About 500m south of the turn-off to Guamote on the Panamericana, a couple of large signs point east to Macas and the Lagunas de Atillo, marking the start of the controversial new Guamote–Macas road slicing through the Parque Nacional Sangay to the Oriente – one of the most scenic routes in the country, as it traverses raw páramo, mountain lakes, tumbling waterfalls and descends into virgin forest.
About 48km southeast of Guamote, the road passes a network of lakes known as the Lagunas de Atillo, in whose icy waters the Puruháe people are said to have drowned their most reviled criminals in pre-Hispanic times. The most beautiful is Laguna Magdalena, dramatically framed by jagged, spiky peaks – bus drivers are usually happy to stop for a couple of minutes at the mirador looking down to it. Just beyond, the road climbs to a pass through the eastern cordillera, flanked by a small lake filled with sinister-looking water. A few kilometres east is the Guardería Atillo park ranger station, where you pay your entry fee ($10) for Sangay park. The little settlement of Atillo is a good base for exploration, with (basic) accommodation at Los Saskines (t 09/4811161; under $10) and owners who can cook you up a fresh trout.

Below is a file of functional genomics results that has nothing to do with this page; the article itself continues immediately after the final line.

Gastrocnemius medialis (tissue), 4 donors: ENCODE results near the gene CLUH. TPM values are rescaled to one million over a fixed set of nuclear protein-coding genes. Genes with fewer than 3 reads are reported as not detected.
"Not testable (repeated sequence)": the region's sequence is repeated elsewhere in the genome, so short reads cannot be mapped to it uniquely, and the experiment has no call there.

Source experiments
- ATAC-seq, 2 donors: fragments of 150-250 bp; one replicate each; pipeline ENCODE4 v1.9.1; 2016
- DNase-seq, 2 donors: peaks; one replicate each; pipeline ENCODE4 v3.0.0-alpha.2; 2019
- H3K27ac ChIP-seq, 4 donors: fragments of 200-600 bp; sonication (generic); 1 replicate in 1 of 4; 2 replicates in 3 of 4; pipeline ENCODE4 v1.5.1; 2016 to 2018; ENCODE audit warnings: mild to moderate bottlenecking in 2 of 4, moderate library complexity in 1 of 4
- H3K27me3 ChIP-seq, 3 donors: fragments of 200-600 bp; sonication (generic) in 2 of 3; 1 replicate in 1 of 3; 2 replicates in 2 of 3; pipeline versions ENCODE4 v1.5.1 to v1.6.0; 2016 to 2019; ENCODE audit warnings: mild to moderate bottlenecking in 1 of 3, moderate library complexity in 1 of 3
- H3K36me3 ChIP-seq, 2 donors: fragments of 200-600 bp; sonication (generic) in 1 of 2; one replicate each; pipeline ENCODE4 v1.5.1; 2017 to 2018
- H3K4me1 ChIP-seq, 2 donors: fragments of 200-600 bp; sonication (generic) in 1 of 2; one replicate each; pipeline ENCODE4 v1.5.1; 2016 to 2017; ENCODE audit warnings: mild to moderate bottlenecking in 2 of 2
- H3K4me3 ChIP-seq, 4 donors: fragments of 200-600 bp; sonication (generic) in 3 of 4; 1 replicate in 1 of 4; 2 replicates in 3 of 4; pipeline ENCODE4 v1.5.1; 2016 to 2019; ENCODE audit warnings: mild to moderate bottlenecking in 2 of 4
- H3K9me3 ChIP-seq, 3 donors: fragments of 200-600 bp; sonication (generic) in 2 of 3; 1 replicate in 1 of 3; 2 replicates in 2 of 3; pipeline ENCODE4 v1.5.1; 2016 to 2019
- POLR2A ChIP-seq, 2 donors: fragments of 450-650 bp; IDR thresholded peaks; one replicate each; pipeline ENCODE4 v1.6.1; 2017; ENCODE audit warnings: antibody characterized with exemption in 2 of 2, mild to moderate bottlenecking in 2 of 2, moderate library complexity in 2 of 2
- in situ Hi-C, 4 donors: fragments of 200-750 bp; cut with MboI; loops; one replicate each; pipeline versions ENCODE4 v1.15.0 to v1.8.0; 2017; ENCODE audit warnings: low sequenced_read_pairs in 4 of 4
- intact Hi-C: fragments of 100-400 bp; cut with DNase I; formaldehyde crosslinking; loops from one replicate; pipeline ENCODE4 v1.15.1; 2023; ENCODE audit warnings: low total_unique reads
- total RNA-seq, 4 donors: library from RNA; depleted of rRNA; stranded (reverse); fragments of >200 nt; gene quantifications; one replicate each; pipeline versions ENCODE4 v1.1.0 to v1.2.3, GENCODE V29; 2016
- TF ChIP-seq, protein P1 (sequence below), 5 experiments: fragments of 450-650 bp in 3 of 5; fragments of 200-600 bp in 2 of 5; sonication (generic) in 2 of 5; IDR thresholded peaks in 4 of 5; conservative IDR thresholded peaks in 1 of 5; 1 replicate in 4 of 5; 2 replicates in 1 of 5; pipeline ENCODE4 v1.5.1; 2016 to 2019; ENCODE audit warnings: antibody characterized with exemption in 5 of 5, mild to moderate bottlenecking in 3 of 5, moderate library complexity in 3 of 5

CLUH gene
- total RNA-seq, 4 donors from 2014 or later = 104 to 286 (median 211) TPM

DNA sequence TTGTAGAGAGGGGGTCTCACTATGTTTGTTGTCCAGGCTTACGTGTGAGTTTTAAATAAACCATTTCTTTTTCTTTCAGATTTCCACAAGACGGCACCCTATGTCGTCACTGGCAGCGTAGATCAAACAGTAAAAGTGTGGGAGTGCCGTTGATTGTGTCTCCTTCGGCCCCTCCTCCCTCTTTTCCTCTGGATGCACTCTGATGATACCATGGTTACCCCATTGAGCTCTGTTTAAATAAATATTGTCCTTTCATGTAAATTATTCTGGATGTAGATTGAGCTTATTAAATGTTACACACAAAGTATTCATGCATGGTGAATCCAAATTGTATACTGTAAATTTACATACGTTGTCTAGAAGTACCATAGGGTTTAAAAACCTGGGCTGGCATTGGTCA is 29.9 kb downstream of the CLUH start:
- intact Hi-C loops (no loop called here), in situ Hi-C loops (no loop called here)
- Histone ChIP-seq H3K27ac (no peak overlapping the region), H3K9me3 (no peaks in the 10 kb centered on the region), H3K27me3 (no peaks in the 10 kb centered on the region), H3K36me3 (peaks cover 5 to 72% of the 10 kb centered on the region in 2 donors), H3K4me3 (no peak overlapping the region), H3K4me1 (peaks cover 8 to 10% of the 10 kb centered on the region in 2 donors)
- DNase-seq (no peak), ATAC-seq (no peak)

East of here the road gradually leaves the windswept páramo behind as it descends towards the Amazon basin, flanked by steep slopes covered by dense cloudforest. As you get lower, the climate gradually becomes warmer and moister, feeling almost tropical by the time you reach the tiny community of Zuñac, 15km on from the ranger station. Five kilometres east of here is the park’s second ranger station, the Guardería Purshi, followed a further 5km east by the hamlet of San Vicente de Playas. About 20km further is another park entrance sign and a car park, giving onto a trail that follows the Río Cugusha upstream (3–4hr one way) to a sensational 80-metre waterfall crashing through forest where you can often see capuchin monkeys. The next proper village is Nueve de Octubre, about 28km east of San Vicente de Playas, also home to another ranger station, the Guardería Nueve de Octubre. Some 20km short of Macas, just before you descend the drop known as the Loma del Tigrillo, there’s a dramatic bend in the road from where a short trail leads to a viewpoint; the turbulent confluence of the Upano and Abanico rivers, with ashen Volcán Sangay brooding in the distance, is visible from here. The road ends its descent at Macas.
Buses run on simultaneous schedules leaving Macas and Guamote at 7am, noon and 4pm (5hr). In addition, there are two to three daily buses to Atillo from Riobamba’s Mercado San Francisco, 10 de Agosto and Benalcázar.